Innovation & Technology
Social enterprises from the region attended a master class organised by the SME Academy to learn the finer points of running a business.
Launched earlier this year, a series of classes run by the SME Academy aims to help business owners understand the fundamentals of running a business amid a fast-changing landscape. Classes cover topics ranging from improving productivity and effectively managing cash flow to harnessing technology for growth.
While the courses initially catered to local firms, a one-day SME master class run by the academy on Oct 2 was attended by some 16 social enterprises from the region. Hailing from Indonesia, Philippines and India, among other countries, these start-ups were the finalists of this year's DBS-NUS Social Venture Challenge Asia.
Organised by DBS Foundation and NUS Enterprise , the challenge aims to identify and support innovative new ideas and existing social ventures that have the potential to generate positive, scalable and sustainable social impact.
The social enterprises attended sessions that explored topics such as storytelling, managing working capital and measuring social impact. DBS BusinessClass spoke to three of the companies.
Cups that you can eat
Among the attendees of the SME Master Class were the two founders of Indonesia's Evoware, a company that makes edible cups and packaging made from seaweed.
Apart from replacing plastic with a eco-friendlier material, the two-year old business aims to provide an additional source of revenue for the country's seaweed farmers.
"Indonesia is the largest exporter of seaweed. By using seaweed in our products we are helping the farming community," said co-founder David Christian.
"Many of the biodegradable materials out there are also plant-based, which means you have to cut down trees," he added.
The firm's edible cups went on sale last year, while its packaging solution reached the market in September. The cups have been positioned as a fun, novelty product, and customers include restaurants and events organisers. Evoware is currently in talks with large corporates for their packaging solution.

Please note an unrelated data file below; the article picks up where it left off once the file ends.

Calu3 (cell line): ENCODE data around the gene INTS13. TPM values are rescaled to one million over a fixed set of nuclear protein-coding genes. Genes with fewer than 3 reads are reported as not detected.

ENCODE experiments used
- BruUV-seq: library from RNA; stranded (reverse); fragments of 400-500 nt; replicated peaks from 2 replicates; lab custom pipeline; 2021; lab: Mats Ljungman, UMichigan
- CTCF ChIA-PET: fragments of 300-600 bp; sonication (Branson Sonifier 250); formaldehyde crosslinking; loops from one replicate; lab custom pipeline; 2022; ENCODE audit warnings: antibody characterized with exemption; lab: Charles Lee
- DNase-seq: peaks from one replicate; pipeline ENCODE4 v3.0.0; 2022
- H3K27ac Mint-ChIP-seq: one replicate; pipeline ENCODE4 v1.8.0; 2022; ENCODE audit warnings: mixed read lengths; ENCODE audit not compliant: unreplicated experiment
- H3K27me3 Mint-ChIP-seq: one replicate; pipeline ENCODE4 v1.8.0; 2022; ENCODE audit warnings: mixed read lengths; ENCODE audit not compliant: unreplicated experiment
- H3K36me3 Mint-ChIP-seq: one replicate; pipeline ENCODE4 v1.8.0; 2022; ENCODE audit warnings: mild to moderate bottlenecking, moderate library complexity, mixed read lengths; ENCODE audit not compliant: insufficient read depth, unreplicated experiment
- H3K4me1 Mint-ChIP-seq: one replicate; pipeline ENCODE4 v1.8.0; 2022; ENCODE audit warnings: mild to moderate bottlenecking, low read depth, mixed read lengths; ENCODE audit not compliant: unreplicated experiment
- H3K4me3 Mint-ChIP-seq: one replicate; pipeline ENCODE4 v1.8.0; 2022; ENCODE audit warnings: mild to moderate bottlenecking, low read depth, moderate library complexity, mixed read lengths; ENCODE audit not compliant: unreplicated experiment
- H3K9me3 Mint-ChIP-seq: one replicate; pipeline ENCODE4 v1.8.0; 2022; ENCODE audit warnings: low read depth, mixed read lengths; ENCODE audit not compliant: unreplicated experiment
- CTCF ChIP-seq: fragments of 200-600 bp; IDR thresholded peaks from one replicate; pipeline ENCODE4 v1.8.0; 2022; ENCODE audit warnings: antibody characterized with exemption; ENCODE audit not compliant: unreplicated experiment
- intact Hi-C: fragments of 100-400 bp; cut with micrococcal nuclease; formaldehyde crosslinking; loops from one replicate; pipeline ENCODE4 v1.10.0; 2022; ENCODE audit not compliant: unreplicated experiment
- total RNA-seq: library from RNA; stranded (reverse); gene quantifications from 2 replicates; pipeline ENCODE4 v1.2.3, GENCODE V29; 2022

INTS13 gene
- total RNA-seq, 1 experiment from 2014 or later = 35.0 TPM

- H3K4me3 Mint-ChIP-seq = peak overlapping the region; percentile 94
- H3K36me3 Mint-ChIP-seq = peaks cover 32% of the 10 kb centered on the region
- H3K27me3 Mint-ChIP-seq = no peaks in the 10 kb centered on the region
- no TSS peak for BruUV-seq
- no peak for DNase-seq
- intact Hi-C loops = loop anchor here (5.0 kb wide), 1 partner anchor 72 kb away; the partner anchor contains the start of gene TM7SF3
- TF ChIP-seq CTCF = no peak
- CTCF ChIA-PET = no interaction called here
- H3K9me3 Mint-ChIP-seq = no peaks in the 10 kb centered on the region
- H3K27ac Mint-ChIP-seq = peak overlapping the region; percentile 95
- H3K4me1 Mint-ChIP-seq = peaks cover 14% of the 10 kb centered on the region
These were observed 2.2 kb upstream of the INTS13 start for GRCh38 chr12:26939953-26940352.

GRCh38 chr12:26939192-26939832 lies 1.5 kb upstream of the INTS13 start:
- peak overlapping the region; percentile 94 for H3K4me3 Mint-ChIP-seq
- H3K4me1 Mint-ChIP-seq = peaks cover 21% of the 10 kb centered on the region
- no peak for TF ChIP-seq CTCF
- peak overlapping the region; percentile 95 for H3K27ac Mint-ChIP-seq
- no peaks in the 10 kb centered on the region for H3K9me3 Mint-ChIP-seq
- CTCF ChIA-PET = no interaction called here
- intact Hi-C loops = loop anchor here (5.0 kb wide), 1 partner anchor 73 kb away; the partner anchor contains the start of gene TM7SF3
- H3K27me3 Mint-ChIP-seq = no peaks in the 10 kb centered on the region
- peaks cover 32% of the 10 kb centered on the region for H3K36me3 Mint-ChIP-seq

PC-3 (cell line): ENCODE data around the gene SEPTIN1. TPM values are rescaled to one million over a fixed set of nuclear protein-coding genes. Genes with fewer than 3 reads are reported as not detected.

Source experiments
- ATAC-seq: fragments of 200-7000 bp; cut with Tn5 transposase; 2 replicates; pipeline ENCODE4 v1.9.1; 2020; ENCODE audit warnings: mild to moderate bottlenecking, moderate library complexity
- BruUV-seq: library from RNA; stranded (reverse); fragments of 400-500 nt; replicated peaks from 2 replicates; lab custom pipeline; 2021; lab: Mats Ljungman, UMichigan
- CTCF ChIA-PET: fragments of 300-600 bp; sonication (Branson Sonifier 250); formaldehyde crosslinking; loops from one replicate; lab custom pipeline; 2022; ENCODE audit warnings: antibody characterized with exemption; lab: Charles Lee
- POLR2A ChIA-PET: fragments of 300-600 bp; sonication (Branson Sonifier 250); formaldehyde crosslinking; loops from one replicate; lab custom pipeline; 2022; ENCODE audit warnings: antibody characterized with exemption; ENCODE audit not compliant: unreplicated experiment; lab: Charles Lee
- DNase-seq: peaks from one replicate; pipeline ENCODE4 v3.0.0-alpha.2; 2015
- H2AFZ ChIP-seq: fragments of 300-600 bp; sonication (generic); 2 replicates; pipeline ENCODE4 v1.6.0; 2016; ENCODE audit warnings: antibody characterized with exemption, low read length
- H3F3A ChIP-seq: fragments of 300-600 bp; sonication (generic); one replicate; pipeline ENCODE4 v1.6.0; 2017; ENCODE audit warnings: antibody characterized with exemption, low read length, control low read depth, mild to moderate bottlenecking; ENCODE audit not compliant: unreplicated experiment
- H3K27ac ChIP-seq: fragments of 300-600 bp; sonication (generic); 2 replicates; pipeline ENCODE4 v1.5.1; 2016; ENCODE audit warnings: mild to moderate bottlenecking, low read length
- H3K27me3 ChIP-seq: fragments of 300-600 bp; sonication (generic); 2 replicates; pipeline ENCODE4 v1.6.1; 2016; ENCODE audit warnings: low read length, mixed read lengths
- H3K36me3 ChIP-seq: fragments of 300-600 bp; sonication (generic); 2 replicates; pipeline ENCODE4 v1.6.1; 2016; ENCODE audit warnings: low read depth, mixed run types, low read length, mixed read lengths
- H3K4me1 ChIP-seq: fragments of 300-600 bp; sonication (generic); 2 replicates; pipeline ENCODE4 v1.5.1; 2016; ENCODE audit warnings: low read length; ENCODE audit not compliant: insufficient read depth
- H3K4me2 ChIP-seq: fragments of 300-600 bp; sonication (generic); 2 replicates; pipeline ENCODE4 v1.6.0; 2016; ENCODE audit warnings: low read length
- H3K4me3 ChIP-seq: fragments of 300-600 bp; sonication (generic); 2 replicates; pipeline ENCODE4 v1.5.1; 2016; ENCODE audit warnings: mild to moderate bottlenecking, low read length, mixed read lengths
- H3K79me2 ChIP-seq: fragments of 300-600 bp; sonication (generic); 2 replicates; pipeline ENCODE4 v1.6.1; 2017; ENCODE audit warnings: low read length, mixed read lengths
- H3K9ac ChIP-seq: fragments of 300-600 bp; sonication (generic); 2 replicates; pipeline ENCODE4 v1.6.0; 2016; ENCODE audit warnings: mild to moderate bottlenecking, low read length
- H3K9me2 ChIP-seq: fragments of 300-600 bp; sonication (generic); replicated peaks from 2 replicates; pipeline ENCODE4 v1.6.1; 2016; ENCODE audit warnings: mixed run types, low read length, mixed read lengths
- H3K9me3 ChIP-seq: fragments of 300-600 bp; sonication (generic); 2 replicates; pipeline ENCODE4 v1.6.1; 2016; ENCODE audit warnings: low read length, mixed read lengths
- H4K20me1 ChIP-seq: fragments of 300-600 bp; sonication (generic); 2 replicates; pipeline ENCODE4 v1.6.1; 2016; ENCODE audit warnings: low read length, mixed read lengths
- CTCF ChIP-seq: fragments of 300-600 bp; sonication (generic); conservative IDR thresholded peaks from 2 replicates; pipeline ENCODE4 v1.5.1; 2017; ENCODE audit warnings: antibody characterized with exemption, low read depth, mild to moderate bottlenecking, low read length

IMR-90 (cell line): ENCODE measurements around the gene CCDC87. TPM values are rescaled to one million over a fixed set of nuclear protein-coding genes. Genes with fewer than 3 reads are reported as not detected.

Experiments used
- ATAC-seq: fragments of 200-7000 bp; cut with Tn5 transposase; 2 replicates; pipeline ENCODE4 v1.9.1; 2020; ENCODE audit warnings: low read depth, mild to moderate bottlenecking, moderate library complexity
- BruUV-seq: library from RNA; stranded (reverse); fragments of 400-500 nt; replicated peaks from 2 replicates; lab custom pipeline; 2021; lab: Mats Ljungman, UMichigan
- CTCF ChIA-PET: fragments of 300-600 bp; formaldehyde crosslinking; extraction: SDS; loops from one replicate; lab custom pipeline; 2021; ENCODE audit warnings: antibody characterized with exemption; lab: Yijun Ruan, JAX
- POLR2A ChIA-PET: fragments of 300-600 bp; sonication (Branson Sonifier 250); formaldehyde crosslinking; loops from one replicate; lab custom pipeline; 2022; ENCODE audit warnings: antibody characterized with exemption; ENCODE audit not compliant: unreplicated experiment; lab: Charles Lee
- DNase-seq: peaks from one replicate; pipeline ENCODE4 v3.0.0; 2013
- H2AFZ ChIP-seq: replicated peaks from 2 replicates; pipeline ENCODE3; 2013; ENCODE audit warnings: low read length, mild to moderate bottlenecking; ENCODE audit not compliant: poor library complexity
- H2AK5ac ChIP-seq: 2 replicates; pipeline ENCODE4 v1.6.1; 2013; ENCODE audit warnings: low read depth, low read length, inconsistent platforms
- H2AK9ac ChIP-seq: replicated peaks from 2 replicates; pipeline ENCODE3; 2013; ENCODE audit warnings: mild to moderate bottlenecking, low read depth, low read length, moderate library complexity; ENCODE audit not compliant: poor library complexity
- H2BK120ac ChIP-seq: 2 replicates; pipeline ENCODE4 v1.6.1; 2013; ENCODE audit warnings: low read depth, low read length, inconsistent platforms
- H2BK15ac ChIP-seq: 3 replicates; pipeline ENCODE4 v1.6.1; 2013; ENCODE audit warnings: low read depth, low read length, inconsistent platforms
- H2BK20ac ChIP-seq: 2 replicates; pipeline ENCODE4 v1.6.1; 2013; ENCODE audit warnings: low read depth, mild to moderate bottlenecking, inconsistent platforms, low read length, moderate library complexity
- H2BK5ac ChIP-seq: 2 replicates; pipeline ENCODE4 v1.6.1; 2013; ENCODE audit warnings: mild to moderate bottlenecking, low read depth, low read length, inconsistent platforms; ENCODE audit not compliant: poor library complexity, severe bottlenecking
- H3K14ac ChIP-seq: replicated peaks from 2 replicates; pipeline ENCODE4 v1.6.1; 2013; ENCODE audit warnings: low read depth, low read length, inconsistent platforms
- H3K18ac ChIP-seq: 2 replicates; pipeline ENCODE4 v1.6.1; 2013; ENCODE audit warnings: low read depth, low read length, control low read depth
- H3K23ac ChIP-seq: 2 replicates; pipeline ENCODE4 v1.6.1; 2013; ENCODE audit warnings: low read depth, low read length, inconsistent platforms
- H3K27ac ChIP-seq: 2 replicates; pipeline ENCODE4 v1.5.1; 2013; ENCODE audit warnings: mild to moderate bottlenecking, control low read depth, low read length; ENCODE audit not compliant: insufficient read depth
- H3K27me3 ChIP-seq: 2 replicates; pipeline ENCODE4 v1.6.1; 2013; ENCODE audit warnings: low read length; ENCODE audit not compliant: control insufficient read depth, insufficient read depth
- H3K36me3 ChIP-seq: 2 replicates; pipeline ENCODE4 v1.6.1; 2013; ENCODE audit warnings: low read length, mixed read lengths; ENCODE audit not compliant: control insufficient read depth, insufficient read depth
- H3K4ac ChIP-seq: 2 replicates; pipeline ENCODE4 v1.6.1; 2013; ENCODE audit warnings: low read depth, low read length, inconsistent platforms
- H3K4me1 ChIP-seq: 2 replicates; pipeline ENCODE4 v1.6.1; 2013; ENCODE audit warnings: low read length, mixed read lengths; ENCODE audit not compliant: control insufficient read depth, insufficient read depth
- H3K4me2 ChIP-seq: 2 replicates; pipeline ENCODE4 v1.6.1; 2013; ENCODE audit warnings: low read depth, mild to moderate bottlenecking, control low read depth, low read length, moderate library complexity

Coming from biotechnology backgrounds, Mr Christian and his co-founder Noryawati Mulyono found the session on working capital particularly useful.
"The sessions made us realise that there are a lot of things we need to learn. At this stage of the company's growth, we cannot stop learning," said Ms Mulyono.
Promoting Sign Language for a more inclusive society
Hong Kong-based SLCO Community Resources aims to promote social inclusion through increased sign bilingualism amongst both deaf and hearing individuals. The company, which was set up in January this year, offers parent-child pre-school language development programme. The programme is Hong Kong’s only early intervention programme for deaf, hearing and special education needs children using both signed and spoken language as medium of instruction. Classes not only stimulates children’s language and cognitive development, but also promotes social inclusion through having a mixture of deaf and hearing individuals.
The firm currently conducts 10 classes a week, and there is a growing waiting list of families wishing to join. However, they face a shortage of trained teachers. The management team also lacks the business experience to expand the business, explained Raymond Lam, a project officer at SLCO.
"We come from the social sector, so learning about the business side of things and building capabilities in areas such as cash flow is important. We need this kind of knowledge to be self-sustainable," he said.
Providing rural communities access to financial services
Two-year old social enterprise Pos!ble.Net developed a digital device that allows communities in rural parts of The Philippines to access financial services that are otherwise unavailable to them.
The device comes in the form of a box that sits in small community stores, and it allows consumers to complete transactions ranging from depositing money into their accounts and paying bills to buying prepaid credits for their phones and even making donations.
"Our mission is to spread the benefits of technology and financial services to communities that are not being served by the banks," said CEO JG Puzon.
The company's boxes feature the services of around 100 different servie providers including telcos, insurers and banks. Poss!ble.NET charges the agents which house the boxes a small transaction fee and there is also an one-time onboarding fee for new service providers.
Attending the master class allowed Mr Puzon to validate the company's business model, giving him the confidence to embark on the firm's expansion plans.
SME ACADEMY CLASSES
SME Academy classes are run on a quarterly basis in collaboration with SPRING SME Centre. Please note the following: